By Elaine Jones, Senior Associate, WISE Development.
As I walk around Santo Domingo, the capital of the Dominican Republic this November in the lead up to the International Day for the Elimination of Violence Against Women on 25th November, I am struck by a prolific poster campaign to stop violence against women.
When the United Nations General Assembly issued the Declaration on the Elimination of Violence Against Women in 1993 and subsequently officially designated an International Day for the Elimination of Violence Against Women in February 2000, the General Assembly chose 25th November in honour of three sisters from the Dominican Republic who came to symbolise the spirit of struggle against oppression.
In 1960, on 25th November, the Mirabel sisters, Patria, Minerva and Maria Teresa, were making their way home from visiting their imprisoned husbands in Puerto Plata, Dominican Republic. They were all part of the 14th of June underground opposition movement during the bloody dictatorship of Rafael Trujillo who ruled over the Dominican Republic from 1930 to 1961. The sisters went under the name of “Las Mariposas”, (the butterflies), and were a thorn in Trujillo’s side, especially Minerva whom Trujillo had unsuccessfully tried to seduce. The sisters were ambushed by five men and clubbed to death and strangled in a sugar-cane plantation and then placed back in their vehicle to make it look like an accident.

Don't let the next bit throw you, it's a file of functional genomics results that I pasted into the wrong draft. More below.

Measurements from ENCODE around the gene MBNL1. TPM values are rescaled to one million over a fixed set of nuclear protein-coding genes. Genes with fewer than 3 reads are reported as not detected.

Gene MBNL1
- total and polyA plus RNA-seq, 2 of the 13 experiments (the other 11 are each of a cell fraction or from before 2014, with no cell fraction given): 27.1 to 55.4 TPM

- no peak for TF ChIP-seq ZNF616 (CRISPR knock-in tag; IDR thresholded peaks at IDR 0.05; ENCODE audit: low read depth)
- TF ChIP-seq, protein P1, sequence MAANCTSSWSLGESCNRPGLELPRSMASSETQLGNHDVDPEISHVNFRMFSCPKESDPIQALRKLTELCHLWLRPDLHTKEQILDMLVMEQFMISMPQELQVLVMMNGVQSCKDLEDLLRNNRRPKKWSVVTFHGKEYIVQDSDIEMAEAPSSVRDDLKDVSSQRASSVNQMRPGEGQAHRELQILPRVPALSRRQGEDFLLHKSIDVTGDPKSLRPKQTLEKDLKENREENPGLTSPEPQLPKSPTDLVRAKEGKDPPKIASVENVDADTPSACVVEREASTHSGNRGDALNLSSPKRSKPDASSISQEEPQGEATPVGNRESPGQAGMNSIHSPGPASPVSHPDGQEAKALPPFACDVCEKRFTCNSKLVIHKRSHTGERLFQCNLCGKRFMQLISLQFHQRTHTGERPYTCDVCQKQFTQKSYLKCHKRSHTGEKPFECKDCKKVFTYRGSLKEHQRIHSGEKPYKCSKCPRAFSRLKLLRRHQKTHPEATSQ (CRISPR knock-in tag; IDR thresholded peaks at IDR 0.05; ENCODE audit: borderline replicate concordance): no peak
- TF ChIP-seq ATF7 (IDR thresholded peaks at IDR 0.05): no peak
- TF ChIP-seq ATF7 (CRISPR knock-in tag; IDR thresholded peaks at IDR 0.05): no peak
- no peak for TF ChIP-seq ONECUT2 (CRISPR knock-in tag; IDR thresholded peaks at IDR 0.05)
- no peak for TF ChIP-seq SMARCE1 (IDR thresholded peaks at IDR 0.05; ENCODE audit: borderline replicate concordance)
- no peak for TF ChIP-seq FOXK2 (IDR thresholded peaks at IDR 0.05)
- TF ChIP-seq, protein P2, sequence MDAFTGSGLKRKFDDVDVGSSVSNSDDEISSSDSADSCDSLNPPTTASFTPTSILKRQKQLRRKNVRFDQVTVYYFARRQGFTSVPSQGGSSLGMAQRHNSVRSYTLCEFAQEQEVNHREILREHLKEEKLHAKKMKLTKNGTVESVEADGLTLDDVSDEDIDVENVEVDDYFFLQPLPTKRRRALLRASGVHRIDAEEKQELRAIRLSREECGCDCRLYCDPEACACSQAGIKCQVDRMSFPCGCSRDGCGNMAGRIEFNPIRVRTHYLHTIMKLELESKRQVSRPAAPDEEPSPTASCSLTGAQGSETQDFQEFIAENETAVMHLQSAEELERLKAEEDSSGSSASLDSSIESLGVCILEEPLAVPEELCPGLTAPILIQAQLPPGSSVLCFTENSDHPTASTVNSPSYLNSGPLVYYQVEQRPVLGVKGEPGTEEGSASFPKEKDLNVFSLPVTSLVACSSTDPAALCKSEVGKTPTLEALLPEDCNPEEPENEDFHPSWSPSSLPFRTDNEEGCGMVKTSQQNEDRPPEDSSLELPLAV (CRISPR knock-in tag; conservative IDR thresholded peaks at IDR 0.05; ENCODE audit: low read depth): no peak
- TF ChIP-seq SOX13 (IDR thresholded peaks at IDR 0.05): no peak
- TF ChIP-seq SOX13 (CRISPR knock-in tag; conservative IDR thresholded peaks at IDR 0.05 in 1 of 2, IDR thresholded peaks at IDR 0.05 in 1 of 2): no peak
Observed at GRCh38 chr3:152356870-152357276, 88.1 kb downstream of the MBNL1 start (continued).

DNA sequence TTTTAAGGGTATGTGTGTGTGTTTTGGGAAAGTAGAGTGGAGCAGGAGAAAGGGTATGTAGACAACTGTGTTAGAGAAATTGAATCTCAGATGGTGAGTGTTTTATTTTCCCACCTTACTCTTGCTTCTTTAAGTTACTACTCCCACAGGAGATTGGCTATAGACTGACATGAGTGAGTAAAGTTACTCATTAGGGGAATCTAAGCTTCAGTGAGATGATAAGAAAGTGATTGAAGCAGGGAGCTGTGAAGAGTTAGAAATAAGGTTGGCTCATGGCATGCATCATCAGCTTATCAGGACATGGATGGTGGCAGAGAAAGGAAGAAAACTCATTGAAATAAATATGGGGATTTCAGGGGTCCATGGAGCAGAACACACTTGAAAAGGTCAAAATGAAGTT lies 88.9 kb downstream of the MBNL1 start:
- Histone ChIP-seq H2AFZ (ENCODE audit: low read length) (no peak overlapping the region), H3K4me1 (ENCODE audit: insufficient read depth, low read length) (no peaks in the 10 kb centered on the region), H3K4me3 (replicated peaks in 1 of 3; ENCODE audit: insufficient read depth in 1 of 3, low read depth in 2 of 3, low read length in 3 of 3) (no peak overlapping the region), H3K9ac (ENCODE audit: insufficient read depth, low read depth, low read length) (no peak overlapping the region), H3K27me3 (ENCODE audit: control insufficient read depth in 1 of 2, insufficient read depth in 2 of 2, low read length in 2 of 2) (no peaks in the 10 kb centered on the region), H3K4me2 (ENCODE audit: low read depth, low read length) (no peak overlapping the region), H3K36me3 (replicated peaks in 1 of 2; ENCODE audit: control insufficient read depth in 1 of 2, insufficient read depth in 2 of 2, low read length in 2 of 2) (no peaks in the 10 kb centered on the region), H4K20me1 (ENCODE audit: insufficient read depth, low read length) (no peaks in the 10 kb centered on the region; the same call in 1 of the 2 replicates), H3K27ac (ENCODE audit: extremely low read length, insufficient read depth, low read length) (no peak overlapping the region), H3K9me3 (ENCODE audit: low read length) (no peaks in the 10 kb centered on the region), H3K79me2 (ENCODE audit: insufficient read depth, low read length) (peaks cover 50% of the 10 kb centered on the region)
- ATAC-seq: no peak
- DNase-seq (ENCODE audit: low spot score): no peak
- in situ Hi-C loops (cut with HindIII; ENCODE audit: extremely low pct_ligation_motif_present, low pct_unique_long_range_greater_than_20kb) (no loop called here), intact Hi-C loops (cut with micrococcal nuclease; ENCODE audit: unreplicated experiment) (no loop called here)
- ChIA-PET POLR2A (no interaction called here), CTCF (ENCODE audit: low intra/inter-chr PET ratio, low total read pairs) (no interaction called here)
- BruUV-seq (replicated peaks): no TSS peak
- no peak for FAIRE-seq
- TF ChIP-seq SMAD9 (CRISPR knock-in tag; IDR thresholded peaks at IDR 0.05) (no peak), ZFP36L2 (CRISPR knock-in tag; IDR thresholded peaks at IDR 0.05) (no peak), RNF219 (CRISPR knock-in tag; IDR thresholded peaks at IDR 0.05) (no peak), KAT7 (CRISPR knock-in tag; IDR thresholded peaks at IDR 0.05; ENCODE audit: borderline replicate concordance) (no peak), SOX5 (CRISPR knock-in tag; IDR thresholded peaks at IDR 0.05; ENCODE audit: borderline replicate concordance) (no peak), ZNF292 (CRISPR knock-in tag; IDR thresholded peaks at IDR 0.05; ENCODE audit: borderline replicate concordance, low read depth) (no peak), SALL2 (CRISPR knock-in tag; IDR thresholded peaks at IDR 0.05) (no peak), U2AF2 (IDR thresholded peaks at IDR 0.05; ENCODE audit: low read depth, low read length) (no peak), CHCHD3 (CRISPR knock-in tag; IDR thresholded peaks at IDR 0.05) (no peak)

The 2018 poster campaign in Santo Domingo is therefore particularly poignant. Posters can be found in cafes, print shops, supermarkets and on toilet doors. The messages are direct: “Celo y Obsesion No es Amor, Tumba Eso” (“Jealousy and Obsession is Not Love, Stamp it Out”); “El Abuso No se Pone Lindo” (“Abuse Cannot be Covered Up”); “Si Forzas, Se Te Tranca La Jugada” ( “If you force it, the game is over”) They are a stark reminder of what the Day is all about.